I enjoyed this movie a lot. In retrospect, I think the title “Proof of Life” has an alternate meaning for the estranged couple, who found new purpose in their relationship through the trial they endured. Kind of like Stephen Curtis Chapman’s song “Signs of Life.” When you think about it that way (and I can’t help but think the producers intended this), the movie takes on a deeper, more profound meaning. My Ratings: [Very Offensive / 4½]
—Timothy Blaisdell, age 37
I just finished watching this movie about 3 hours ago, so it’s still fresh in my mind. The kiss between Russel Crowe’s character and Meg Ryan’s character was offensive. But you have to look at it in the world’s point of view. Movies today are bound to have some kind of love affair, whether it goes against Christian beliefs is of no consequence. The first time they look at each other, you know it’s coming sooner or later in the movie. And it does. But I do believe it was, more or less, a “good luck” show of affection. The movie doesn’t really get into it. He valiantly dismisses the relationship at the end of the movie, as her husband is safe. She looks back at him and he eventually looks back at her, but it was only because they had been together for the last 110 days working to get her husband back. All in all, a good movie. My Ratings: [Average / 3½]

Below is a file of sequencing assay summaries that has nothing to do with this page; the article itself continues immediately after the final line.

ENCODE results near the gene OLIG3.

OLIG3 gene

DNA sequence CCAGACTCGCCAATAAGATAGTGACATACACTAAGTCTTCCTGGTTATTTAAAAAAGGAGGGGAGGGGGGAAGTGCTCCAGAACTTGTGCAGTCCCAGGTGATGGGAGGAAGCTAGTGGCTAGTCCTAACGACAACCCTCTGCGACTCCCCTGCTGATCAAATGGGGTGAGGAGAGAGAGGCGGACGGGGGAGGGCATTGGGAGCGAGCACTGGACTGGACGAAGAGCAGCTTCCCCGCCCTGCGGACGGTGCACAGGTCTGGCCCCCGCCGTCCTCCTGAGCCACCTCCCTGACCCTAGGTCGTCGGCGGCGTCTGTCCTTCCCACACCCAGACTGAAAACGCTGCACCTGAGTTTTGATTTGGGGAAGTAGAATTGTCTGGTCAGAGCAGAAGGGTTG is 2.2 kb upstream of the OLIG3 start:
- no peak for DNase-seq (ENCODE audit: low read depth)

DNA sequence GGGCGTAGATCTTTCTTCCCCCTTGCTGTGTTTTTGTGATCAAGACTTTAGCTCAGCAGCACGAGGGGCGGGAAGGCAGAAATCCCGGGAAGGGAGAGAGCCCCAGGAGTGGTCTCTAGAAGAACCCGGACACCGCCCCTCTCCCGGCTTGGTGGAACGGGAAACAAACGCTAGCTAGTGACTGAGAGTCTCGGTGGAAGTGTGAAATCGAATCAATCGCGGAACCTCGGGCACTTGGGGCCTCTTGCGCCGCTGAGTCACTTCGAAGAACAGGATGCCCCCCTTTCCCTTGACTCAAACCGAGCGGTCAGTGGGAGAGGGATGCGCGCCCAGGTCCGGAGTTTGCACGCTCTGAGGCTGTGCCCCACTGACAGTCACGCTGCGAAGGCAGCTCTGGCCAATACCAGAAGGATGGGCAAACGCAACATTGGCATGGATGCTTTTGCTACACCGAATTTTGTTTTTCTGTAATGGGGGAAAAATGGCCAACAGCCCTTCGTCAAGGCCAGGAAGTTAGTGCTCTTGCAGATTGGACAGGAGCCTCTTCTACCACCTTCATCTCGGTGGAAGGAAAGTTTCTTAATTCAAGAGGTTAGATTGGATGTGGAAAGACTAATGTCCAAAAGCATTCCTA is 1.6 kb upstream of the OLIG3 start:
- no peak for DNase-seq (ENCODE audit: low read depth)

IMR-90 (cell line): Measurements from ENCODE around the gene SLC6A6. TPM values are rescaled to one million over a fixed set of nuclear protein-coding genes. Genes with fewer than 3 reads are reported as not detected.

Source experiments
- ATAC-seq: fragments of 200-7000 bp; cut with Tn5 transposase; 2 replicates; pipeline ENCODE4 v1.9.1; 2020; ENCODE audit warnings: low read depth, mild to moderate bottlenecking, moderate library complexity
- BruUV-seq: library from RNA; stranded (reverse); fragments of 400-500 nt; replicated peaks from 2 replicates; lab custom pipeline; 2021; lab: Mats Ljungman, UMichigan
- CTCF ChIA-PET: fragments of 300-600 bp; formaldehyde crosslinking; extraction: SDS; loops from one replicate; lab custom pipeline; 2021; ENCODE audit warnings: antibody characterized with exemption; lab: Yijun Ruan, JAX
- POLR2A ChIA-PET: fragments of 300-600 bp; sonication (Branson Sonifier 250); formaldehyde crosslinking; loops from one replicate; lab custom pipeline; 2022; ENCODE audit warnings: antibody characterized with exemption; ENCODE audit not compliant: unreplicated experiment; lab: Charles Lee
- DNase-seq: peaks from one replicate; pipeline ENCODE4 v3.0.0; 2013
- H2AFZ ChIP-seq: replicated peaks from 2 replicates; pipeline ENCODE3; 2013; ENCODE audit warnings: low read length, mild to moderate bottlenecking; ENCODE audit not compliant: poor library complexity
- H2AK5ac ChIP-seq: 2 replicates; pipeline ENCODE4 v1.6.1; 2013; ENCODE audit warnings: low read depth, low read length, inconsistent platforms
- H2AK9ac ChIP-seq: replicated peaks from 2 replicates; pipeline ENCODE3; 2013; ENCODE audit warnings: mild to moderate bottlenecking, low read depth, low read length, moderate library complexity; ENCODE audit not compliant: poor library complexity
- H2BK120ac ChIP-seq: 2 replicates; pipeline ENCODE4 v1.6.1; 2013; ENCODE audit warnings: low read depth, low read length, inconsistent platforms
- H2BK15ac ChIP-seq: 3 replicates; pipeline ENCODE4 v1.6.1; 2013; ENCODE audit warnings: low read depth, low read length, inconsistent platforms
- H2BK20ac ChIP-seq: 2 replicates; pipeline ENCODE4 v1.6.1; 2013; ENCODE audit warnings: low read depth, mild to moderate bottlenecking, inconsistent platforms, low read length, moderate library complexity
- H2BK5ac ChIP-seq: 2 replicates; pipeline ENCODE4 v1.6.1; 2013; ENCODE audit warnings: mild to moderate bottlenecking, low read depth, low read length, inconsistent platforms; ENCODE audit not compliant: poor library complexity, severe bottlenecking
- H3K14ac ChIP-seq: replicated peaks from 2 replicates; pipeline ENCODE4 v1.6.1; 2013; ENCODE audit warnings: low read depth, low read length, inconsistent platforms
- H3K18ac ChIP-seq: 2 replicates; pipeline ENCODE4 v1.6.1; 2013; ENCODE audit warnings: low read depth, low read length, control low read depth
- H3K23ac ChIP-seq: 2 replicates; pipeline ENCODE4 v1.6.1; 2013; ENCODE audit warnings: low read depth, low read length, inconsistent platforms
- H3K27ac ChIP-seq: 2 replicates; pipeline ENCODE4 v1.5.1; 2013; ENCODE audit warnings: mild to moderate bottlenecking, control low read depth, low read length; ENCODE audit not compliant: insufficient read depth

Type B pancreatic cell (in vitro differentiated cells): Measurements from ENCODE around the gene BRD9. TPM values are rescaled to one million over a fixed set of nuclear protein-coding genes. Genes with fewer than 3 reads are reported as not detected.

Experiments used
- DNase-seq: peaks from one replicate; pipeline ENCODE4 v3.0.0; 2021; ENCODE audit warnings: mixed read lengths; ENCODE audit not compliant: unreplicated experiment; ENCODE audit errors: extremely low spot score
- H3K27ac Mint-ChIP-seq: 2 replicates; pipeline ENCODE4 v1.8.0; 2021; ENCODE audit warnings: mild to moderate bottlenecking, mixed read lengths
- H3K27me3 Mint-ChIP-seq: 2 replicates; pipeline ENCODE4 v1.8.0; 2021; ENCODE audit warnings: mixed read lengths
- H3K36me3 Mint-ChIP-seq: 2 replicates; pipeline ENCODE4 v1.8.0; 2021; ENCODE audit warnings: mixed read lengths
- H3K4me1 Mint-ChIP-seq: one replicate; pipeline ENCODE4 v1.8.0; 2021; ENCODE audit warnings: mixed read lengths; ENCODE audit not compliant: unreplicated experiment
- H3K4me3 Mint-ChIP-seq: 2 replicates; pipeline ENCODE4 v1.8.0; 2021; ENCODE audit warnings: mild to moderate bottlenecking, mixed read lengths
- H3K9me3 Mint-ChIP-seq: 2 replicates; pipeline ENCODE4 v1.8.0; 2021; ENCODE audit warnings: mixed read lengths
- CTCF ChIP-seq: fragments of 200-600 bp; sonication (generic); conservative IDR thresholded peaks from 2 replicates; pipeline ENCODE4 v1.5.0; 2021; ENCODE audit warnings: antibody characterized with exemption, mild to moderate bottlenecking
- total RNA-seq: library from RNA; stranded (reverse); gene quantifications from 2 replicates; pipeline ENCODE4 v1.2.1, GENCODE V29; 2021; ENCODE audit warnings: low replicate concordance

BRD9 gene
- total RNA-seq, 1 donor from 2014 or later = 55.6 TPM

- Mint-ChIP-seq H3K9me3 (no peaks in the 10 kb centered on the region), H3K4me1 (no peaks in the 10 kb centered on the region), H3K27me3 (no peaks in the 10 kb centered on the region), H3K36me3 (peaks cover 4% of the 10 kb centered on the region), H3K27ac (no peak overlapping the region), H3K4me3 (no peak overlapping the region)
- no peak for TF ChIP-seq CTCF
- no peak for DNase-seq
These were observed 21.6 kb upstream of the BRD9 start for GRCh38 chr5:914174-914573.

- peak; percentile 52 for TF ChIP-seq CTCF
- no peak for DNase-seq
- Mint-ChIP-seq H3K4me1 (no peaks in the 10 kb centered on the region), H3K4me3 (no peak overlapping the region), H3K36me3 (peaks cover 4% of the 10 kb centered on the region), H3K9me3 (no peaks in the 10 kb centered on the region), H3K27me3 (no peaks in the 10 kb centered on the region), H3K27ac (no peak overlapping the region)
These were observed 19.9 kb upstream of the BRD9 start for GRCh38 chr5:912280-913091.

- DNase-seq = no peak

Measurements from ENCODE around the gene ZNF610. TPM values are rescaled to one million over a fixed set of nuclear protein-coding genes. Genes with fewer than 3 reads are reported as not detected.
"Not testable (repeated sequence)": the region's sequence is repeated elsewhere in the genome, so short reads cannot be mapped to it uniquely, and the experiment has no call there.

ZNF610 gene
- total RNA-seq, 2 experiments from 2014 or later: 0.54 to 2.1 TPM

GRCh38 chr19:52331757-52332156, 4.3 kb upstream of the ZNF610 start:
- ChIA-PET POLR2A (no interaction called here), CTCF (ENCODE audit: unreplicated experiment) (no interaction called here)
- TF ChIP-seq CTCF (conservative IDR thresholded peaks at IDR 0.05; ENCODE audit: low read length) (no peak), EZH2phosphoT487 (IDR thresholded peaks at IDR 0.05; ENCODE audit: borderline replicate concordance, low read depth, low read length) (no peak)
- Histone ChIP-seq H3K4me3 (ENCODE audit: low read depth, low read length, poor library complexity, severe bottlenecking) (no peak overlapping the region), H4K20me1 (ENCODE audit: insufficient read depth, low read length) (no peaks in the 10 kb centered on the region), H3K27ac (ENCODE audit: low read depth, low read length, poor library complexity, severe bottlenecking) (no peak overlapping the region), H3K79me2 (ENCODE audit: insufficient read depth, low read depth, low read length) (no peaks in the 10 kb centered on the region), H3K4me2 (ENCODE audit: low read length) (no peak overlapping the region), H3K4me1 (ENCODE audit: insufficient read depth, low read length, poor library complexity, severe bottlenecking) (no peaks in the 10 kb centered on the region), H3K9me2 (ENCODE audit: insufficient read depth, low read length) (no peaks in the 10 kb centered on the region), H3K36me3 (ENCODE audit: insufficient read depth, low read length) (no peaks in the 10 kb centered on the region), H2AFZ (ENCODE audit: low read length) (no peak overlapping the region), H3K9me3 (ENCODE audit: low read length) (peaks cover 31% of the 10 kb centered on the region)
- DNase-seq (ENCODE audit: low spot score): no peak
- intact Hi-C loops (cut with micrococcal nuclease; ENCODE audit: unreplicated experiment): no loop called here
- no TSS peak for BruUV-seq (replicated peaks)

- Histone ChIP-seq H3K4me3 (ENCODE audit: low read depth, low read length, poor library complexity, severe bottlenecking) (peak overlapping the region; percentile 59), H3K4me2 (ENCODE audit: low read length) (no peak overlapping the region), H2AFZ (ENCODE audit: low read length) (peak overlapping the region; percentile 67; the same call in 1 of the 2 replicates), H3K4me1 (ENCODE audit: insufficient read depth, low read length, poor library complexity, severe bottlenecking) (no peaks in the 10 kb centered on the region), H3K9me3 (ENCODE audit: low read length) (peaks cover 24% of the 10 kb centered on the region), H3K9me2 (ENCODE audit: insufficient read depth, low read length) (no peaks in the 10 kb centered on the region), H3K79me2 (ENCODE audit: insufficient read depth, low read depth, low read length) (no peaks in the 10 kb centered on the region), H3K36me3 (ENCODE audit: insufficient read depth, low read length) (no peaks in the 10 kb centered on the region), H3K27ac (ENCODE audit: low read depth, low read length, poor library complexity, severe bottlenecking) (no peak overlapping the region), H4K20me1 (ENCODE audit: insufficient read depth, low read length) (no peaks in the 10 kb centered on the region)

—Scott Brouwer, age 16
Great movie. Get past the violence and profanity—it’s an R rated movie, you should expect it. Russel Crowe brings back the same selfless hero quality that everybody loved in “The Gladiator” to this movie. This movie shows the true sacrifices some people make to save/protect people that they have never even met. This man leads a life of solitude in order to provide strangers the chance to reunite, and without want of thanks or even payment in this case. He is a hero in every sense of the term. This movie is much more than it appears on the surface. My Ratings: [Very Offensive / 4½]
—Clayton White, age 20
Movie Critics
…Heroic deeds, respect for marriage vows, courage and perseverance all play major roles…
—Preview Family Movie and TV Review
…About 42 F-words… and mild obscenities…
—Kids-in-Mind
…a Christian missionary plays a key positive role in the story…
—Dr. Ted Baehr, Movieguide
…does not live up to the premise of its script or its marquee cast…
—Tanya D. Marsh, The Buzz